Sarcopenia is often accompanied by an increase in fat mass, and this condition is defined as sarcopenic obesity [90]. The prevalence of sarcopenic obesity is increasing worldwide, especially in the aging population. Surprisingly, a recent meta-analysis by Eitmann et al. demonstrated that the age-dependent impact of additional obesity on all-cause mortality in sarcopenic people results in lower mortality risk in older adults, i.e., the obesity paradox [91]. It has been reported that circulating B6 levels were negatively related to obesity in middle-aged and older adults [92,93]. Additionally, B6 status in obese adults was positively associated with health consequences [17,34]. Accordingly, it is of great interest to investigate the impact of B6 status on sarcopenic obesity and sarcopenic non-obesity and the associated consequences.

5. Conclusions

In this review, available evidence of the relationship of nutritional B6 status with sarcopenia, frailty, and mortality was summarized. Among the thirty-one studies included in this review, twenty-five showed a significant association of B6 status with sarcopenia, frailty, and all-cause mortality in adults. Conversely, few studies indicated a significant association with other vitamins such as vitamins A, B1, B2, niacin, folate, B12, D, C, and E. These studies highlight the significance of B6 status in relation to musculoskeletal aging. Furthermore, emerging experimental evidence underlying the association suggests the potential effects of B6 on musculoskeletal aging through modulations of PLP enzymes, imidazole peptides, NF-κB signaling, NLRP3 inflammasome signaling, the kynurenine pathway, AMPK signaling, the PD-L1 signaling pathway, and satellite cell-mediated myogenesis (Figure 1). Available evidence from epidemiological and mechanistic studies indicates that B6 plays a potential role in combating sarcopenia, frailty, and all-cause mortality as an anti-aging factor. This review provides an insight into the impact of supplemental B6 against musculoskeletal aging. However, intervention studies on the effects of supplementing B6 in a marginal B6-deficient diet on sarcopenia, frailty, and mortality in animal models of aging and older adults are necessary.

Author Contributions

Conceptualization, N.K. and T.K.; resources, N.K., A.K., C.B., S.K. and T.K.; draft preparation, review, and editing, N.K., A.K., P.Z., N.Y. and T.K. All authors have read and agreed to the published version of the manuscript.


This study was supported in part by the 10th (2023) Lotte Foundation Research Grant (to T.K.).


Figure was created with

Conflicts of Interest

The authors declare no conflicts of interest.


B6vitamin B6
PLPpyridoxal 5′-phosphate
PApyridoxic acid
XAxanthurenic acid
ORodds ratio
HRhazard ratio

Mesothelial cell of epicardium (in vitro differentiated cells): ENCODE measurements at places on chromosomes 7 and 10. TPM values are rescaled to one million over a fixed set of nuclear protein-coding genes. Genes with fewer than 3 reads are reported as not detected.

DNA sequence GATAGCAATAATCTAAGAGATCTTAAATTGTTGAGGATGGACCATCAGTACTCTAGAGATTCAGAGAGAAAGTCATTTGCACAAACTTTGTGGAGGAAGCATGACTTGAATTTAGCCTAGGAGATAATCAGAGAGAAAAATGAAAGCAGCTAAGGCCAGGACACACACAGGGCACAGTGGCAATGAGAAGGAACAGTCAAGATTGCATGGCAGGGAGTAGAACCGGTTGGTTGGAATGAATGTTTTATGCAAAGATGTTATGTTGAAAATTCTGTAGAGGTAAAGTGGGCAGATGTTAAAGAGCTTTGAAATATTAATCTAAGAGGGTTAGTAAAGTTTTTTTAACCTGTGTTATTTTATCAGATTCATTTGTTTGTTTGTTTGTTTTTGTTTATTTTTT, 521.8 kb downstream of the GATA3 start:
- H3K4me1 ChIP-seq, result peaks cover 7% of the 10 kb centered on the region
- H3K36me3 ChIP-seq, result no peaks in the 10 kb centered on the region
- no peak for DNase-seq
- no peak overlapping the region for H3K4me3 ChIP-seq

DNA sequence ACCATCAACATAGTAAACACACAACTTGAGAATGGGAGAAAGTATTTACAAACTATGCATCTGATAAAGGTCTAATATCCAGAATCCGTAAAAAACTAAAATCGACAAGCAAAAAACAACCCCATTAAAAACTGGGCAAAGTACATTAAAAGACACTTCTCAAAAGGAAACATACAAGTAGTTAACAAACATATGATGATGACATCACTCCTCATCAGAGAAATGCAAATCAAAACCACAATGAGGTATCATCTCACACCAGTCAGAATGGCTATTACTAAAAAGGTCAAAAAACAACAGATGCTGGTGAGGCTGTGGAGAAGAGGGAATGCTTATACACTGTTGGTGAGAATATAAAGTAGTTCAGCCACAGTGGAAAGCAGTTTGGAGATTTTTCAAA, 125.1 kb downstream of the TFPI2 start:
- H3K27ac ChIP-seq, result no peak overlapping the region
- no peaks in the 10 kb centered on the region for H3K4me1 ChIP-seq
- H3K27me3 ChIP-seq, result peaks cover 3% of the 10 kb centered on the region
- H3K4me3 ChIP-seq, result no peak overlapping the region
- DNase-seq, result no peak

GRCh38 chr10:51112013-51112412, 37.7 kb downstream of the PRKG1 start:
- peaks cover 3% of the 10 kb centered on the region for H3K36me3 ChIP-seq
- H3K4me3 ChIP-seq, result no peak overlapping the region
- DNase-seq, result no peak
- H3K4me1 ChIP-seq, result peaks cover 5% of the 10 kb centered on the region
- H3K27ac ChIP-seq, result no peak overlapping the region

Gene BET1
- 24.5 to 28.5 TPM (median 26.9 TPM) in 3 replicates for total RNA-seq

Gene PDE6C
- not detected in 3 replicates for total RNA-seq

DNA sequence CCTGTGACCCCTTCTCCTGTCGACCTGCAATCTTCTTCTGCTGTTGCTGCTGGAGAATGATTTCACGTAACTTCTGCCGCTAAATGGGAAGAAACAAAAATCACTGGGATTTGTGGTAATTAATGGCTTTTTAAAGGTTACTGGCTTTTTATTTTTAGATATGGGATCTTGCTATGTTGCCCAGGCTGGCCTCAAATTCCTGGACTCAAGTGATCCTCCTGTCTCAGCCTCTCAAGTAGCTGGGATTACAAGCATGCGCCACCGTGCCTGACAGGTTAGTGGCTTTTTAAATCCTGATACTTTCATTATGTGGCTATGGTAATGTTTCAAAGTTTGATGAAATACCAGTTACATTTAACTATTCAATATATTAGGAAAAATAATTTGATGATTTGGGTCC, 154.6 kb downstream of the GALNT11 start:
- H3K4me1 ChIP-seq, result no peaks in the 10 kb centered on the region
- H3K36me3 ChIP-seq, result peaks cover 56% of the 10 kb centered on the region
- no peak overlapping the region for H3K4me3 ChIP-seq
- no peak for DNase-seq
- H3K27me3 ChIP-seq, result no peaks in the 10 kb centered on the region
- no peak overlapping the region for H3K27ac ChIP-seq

CIconfidence interval
25(OH)D25-hydroxyvitamin D
T2DMtype 2 diabetic mellitus
COPDchronic obstructive pulmonary disease
B1vitamin B1
B2vitamin B2
B12vitamin B12
CVDcardiovascular disease
CHDcoronary heart disease
NHANESNational Health and Nutrition Examination Survey
PAr index(pyridoxic acid)/(pyridoxal + pyridoxal 5′-phosphate) index
SDstandard deviation
hs-CRPhigh sensitive C-reactive protein
RTRrenal transplant recipient
Avitamin A
Cvitamin C
Evitamin E
RDArecommended dietary allowance
ALTalanine aminotransferase
BCAAbranched chain amino acids
IGF1insulin-like growth factor-1
Nrf2NF-E2-related factor 2
HSPheat shock protein
AKTAkt serine/threonine kinase (also called protein kinase B)
mTORmammalian target of rapamycin
4EBP1eukaryotic initiation factor 4E binding protein 1
S6Kp70 S6K kinase
MAPKmitogen-activated protein kinase
NLRP3nucleotide-binding oligomerization domain-like receptor family, pyrin domain-containing 3
NF-κBnuclear factor-kappa B
AMPKAMP-activated protein kinase
Sirt1NAD+-dependent histone deacetylase (also called Sirtuin 1)
PD-L1programmed death-ligand 1
PD-1programmed cell death protein 1


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Figure 1. Potential underlying mechanisms linking low B6 status to sarcopenia and frailty. Created with (accessed on 5 December 2023).
Figure 1. Potential underlying mechanisms linking low B6 status to sarcopenia and frailty. Created with (accessed on 5 December 2023).
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Table 1. Summarized findings of the studies assessing the relationship between B6 status and sarcopenia in general adult population and patients.
Table 1. Summarized findings of the studies assessing the relationship between B6 status and sarcopenia in general adult population and patients.
References, Publication Year (Recruiting Area)Assessment of B6 StatusStudy DesignStudy PopulationKey Findings
General population
Struijk et al. [10] 2018 (Spain)B6 intakeCohort (median follow-up of 3.5 years)n = 1630 participants (≥60 years, male
(+) The OR for highest vs. lowest tertile of B6 intake was 0.66 (95% CI, 0.44–0.99; p-trend < 0.05). No association was found between B12 and folate intakes and physical function.
Grootswagers et al. 2021 [11] (Italy, UK, Netherland, Poland, France) B6 intakeCross-sectional1249 healthy older adults (65–79 years, male, 36–50%) (+) Positive associations between B6 intake and chair rise test performance in the full population (p < 0.05) and between B6 intake and handgrip strength in participants with low physical activity were observed (p < 0.05). Homocysteine concentrations did not mediate these associations.